Full Paper in English (PDF), Summary in Slovak (PDF)

    WP 2/2018
    Financial literacy gaps across countries: the role of individual characteristics and institutions.
    Andrej Cupák
    , Pirmin Fessler, Maria Silgoner, Elisabeth Ulbrich

    Abstract: We examine recently compiled microdata from the OECD/INFE survey covering information on the financial literacy of adult individuals from twelve countries around the globe. We find large differences in financial literacy across countries and decompose them into those explainable by differences in individual characteristics and those that cannot be explained by such differences. We show that individual characteristics matter with regard to differences in average financial literacy, but do not fully explain the observed differences. We further relate the unexplained differences in our microeconometric analysis to institutional differences across countries. We find strong relationships between the differences in financial literacy not explained by individual characteristics and life expectancy, social contribution rate, PISA math scores, internet usage, and to a lesser degree by GDP per capita, the gross enrolment ratio and stock market capitalization. Our results suggest that there is room for harmonization of economic environments across countries regarding decreasing inequality in the population’s financial literacy.
    Full Paper in English (PDF), Summary in Slovak (PDF)

    WP 1/2018
    Income distribution and economic growth; empirical results for Slovakia.
    Juraj Zeman

    Abstract: The relationship between income inequality and economic growth is an ambiguous one but most mainstream economists view real wage increases as a drag on economic growth as they lead to higher labor costs, lower competitiveness and reduction of employment. In this study we provide an alternative view and show that a labor income increase may also have a positive effect on growth. Which of these two effects dominates in a particular country depends on the institutional and legal environment of that country, its macroeconomic conditions and also its economic policies. We apply a general Keynesian growth model that combines demand and productivity regimes to test empirically two distinct economies – the small, very open economy of Slovakia and the large, relatively closed economy of the euro area. We find that an income rise increases domestic demand and reduces external trade in both economies. But the total effect of income inequality on economic activity is opposite in both economies in the short run. In the Slovak case the positive effect of lower income inequality on domestic demand is surpassed by its negative effect on net exports. Hence higher income inequality is associated with higher economic growth; the Slovak economy is profit-led. In the case of the euro area the positive effect of income rises on domestic demand is larger than the negative effect on net exports. Hence higher income inequality is associated with lower economic growth; the euro area is wage-led. In the long run, however, both economies are wage-led. The regime switch in the Slovak economy is caused by the inclusion of the positive impact of a wage increase on productivity. We also partially analyze the economies of the Slovak trading partners and doing so we get results for new EU member economies that are compared and contrasted with the old EU members.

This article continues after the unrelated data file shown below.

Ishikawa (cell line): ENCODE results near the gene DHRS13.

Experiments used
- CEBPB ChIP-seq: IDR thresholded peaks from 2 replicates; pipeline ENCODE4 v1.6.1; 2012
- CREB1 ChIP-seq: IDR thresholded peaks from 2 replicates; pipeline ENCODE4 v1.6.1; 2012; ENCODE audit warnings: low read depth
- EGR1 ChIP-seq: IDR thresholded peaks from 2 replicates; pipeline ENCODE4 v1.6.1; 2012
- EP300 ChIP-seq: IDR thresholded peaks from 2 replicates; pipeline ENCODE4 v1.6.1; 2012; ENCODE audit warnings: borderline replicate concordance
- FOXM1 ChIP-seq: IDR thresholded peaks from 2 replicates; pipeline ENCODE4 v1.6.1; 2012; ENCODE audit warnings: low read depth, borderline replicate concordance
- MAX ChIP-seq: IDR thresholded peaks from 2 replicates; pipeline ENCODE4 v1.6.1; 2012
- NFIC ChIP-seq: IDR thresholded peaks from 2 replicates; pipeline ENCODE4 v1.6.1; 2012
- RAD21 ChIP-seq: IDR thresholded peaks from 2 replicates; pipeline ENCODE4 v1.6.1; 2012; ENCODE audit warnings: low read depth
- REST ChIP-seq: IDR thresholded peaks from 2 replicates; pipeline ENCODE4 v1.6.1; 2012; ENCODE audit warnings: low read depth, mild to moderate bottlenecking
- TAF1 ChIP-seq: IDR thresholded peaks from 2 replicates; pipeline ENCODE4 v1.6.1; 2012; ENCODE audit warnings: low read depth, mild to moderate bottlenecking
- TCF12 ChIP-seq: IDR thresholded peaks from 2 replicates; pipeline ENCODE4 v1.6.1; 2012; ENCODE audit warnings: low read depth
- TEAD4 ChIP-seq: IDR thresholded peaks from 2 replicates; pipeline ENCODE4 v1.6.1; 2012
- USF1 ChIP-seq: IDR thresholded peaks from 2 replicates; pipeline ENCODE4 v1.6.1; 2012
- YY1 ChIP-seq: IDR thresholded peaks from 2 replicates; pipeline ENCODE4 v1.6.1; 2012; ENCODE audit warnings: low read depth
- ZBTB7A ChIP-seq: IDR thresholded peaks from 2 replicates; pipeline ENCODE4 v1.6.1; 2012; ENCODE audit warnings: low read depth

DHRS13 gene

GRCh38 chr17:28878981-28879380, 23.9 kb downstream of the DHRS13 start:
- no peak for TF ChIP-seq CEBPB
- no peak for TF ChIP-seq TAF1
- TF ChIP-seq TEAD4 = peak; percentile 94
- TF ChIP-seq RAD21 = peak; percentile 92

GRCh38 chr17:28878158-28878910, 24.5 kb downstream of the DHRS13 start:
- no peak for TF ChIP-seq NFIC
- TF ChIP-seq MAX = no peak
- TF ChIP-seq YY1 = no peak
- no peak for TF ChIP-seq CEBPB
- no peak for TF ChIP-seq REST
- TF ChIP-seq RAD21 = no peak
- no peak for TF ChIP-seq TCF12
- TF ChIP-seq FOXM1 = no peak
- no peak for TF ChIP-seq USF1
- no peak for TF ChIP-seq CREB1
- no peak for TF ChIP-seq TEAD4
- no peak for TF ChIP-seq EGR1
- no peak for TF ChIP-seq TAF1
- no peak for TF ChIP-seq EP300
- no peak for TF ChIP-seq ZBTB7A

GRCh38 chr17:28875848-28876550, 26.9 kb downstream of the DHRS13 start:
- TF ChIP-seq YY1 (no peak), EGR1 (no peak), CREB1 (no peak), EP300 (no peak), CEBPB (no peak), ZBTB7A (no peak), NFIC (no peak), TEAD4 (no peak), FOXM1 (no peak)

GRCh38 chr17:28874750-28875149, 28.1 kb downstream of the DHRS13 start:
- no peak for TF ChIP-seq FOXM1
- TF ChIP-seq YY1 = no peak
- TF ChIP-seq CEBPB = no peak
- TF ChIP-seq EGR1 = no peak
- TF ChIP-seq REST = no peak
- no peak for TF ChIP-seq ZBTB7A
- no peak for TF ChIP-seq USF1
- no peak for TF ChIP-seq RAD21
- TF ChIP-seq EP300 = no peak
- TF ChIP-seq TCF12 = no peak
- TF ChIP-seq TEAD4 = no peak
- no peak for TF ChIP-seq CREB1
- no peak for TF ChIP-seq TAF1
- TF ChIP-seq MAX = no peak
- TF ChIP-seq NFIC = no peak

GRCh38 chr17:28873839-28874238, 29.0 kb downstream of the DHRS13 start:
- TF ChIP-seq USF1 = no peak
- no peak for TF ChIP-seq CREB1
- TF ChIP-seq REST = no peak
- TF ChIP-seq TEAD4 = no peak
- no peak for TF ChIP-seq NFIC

Full Paper in English (PDF), Summary in Slovak (PDF)

  • Year 2017

    WP 12/2017
    Normality Tests for Dependent Data

    Zacharias Psaradakis, Marián Vávra

    Abstract: The paper considers the problem of testing for normality of the one-dimensional marginal distribution of a strictly stationary and weakly dependent stochastic process. The possibility of using an autoregressive sieve bootstrap procedure to obtain critical values and P-values for normality tests is explored. The small-sample properties of a variety of tests are investigated in an extensive set of Monte Carlo experiments. The bootstrap version of the classical skewness–kurtosis test is shown to have the best overall performance in small samples.
    Full Paper in English (PDF), Summary in Slovak (PDF)

    WP 11/2017
    Do Fiscal Multipliers Vary with Different Character of Monetary-Fiscal Interactions?
    Michal Benčík